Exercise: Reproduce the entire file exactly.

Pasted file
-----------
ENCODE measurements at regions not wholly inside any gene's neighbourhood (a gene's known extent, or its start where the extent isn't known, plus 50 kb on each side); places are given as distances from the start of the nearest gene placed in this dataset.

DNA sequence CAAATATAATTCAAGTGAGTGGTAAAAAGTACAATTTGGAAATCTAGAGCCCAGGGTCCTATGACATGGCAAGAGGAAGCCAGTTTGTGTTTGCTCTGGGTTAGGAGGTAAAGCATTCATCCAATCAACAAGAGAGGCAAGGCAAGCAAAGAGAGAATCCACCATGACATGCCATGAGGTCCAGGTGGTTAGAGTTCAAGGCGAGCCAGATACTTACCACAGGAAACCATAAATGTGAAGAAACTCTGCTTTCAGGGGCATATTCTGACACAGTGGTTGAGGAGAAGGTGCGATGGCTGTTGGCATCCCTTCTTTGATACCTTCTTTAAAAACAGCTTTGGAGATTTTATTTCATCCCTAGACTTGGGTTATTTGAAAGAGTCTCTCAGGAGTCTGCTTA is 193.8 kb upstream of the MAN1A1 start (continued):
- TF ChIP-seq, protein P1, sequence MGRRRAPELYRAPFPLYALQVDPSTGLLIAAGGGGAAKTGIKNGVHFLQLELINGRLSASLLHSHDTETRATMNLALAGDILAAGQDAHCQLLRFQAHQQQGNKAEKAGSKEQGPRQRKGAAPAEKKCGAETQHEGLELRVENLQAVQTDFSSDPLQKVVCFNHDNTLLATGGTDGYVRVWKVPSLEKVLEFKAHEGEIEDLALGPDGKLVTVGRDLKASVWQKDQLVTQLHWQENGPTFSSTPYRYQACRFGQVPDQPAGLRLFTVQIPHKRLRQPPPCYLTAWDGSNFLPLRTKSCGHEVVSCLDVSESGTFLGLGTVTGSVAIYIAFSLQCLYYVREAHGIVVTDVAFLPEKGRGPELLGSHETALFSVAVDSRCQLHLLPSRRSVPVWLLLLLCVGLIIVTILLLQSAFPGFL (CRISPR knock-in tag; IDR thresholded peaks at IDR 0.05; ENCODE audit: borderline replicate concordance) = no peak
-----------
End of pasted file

ENCODE measurements at regions not wholly inside any gene's neighbourhood (a gene's known extent, or its start where the extent isn't known, plus 50 kb on each side); places are given as distances from the start of the nearest gene placed in this dataset.

DNA sequence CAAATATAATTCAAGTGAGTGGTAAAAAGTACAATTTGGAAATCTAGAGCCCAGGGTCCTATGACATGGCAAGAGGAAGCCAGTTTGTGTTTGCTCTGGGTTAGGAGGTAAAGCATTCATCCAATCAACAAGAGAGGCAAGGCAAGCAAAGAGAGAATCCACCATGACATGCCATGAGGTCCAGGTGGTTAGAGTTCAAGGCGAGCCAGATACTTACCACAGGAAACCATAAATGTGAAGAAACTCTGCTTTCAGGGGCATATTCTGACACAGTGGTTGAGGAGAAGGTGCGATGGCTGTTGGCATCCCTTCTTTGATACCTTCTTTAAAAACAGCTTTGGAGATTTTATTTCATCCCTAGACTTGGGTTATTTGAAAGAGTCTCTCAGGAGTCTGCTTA is 193.8 kb upstream of the MAN1A1 start (continued):
- TF ChIP-seq, protein P1, sequence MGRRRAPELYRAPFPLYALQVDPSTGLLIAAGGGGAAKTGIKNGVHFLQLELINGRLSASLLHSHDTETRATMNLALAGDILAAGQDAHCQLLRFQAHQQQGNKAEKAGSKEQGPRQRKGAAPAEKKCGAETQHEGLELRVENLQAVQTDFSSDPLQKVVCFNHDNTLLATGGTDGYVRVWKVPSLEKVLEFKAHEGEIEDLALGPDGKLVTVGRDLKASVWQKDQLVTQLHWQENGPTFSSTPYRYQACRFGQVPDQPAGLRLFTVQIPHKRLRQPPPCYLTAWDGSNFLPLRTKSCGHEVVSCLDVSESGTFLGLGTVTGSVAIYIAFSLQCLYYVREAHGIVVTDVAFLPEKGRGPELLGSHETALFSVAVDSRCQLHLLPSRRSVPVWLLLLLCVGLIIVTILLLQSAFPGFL (CRISPR knock-in tag; IDR thresholded peaks at IDR 0.05; ENCODE audit: borderline replicate concordance) = no peak